The construction is representative of "a new period of cooperation" between the county and the Redwood Community Action Agency, said Sungnome Madrone, co-director of the natural resources division of the agency. For the last 10 years the RCAA has taken the lead on developing the trails (see Journal cover story "Linking Hammond Trail," July 13, 2000).
More cooperation will be needed for the next big phase of the trail's construction, Madrone added.
"We're just wrapping up a new study on where we need to go from here," he said. Connecting the two halves of the trail is the highest priority, he said. Currently there is a small section in the middle of the five-mile route without a trail. Long-term plans include extending the trail from Trinidad head to Arcata.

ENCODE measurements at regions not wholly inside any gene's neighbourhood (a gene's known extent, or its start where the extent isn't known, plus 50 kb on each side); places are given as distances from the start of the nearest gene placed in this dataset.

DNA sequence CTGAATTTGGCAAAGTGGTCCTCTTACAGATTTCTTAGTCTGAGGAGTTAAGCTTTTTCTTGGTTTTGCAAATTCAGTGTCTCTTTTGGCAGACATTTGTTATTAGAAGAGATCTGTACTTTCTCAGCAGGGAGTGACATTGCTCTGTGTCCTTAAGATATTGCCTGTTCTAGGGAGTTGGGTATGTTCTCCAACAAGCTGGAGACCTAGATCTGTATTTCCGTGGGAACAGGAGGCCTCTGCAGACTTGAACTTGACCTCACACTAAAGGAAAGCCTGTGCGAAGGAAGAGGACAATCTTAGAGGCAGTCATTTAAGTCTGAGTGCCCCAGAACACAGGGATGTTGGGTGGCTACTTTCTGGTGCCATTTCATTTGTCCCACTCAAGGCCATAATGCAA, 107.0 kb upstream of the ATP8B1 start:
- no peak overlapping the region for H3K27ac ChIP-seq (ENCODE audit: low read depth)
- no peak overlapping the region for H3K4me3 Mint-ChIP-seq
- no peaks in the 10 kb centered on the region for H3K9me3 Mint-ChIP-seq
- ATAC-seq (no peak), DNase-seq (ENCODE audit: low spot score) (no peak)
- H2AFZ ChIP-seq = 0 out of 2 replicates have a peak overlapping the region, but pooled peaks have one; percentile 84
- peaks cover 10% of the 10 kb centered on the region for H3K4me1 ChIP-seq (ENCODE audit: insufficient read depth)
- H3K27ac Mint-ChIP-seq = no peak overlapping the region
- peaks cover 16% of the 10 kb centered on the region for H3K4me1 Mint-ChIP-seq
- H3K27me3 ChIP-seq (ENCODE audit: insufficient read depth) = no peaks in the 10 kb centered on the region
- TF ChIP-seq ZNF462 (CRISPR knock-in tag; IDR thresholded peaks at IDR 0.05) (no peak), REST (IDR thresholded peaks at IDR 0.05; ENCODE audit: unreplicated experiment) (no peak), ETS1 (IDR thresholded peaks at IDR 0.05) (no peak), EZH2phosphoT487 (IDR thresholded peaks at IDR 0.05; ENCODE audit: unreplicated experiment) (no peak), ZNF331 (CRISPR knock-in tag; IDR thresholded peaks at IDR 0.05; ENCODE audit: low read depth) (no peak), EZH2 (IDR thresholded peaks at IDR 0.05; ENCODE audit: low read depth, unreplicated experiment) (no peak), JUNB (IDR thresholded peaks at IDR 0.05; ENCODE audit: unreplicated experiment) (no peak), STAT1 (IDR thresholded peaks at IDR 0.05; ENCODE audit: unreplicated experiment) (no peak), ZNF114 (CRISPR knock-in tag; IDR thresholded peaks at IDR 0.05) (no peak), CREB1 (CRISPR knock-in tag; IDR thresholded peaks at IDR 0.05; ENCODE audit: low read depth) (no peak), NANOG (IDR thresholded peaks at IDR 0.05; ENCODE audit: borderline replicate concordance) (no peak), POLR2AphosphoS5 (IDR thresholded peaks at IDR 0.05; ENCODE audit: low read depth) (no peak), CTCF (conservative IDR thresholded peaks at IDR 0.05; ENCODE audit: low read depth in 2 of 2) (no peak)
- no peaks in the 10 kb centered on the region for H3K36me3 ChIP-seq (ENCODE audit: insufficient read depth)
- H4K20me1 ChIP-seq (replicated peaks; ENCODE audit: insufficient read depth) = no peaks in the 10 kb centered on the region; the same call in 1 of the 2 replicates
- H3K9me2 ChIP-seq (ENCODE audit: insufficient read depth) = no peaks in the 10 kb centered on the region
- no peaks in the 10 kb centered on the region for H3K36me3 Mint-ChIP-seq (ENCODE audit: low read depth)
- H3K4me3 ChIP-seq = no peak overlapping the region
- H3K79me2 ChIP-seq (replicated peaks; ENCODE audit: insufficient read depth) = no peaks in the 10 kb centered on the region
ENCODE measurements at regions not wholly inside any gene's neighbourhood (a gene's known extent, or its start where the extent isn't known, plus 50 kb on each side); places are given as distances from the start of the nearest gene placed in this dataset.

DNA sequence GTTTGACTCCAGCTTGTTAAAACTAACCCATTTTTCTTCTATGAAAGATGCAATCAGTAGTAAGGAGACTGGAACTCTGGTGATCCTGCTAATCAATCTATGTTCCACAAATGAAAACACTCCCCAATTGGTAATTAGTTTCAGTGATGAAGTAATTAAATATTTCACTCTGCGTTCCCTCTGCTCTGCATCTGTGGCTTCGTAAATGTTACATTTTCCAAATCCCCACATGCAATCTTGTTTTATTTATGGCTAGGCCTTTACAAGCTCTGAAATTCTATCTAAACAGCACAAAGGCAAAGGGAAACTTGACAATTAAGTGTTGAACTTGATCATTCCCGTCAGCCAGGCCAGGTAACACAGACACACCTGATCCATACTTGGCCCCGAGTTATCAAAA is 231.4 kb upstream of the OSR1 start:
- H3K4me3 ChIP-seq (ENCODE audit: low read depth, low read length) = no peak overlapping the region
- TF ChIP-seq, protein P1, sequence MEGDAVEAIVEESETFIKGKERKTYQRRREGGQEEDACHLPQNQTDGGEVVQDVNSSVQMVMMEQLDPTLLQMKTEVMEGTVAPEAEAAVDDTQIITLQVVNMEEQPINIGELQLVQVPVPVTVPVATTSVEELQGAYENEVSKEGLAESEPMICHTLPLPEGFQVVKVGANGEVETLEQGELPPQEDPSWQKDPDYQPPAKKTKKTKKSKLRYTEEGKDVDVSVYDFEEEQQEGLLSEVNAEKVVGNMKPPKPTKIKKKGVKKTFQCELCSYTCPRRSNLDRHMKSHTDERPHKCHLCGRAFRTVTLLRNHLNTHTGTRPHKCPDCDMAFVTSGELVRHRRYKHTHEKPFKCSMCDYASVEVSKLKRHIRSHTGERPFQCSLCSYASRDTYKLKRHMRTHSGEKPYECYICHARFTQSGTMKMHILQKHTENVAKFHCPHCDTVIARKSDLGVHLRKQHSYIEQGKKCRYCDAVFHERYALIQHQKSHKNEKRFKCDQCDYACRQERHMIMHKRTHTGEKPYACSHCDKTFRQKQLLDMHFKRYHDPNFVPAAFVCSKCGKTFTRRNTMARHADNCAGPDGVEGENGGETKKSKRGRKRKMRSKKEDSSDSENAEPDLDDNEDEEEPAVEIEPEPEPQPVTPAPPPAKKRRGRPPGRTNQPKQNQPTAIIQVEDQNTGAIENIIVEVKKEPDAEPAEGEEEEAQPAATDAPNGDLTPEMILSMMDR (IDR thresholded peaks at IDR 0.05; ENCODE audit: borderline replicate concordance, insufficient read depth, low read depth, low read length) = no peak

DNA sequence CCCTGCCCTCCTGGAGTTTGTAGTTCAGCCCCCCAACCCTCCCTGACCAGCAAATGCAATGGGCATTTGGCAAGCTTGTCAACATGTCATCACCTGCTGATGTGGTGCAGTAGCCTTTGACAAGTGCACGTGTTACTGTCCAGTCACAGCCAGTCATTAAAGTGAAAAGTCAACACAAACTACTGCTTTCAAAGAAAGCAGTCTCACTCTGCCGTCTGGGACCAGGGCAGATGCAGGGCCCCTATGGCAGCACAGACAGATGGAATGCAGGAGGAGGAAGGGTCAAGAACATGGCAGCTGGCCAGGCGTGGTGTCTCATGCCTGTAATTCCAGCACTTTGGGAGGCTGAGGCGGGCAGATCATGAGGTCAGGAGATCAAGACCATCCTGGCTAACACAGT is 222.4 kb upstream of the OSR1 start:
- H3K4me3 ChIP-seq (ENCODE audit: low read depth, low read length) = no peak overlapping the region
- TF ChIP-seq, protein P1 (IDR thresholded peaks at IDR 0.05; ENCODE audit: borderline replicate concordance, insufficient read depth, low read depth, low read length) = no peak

It happens all too often: People spend two years studying the theory of education and then discover during their student teaching year that they don't want to teach.
That's why College of the Redwoods and Americorps have joined to create a program that allows people interested in teaching to find out if they are suited to the career while earning money toward their education. The Access Careers in Teaching program puts prospective teachers in direct contact with students as reading tutors.
While teaching kids to read, participants work toward an educational award of $1,181 for tuition or student loan payments. They also receive a wage of $7.25 an hour and college credit toward a teaching credential.
"We're trying to get people into classrooms so that they can make informed decisions," said Dawn Jackman, who coordinates the program for CR and Americorps.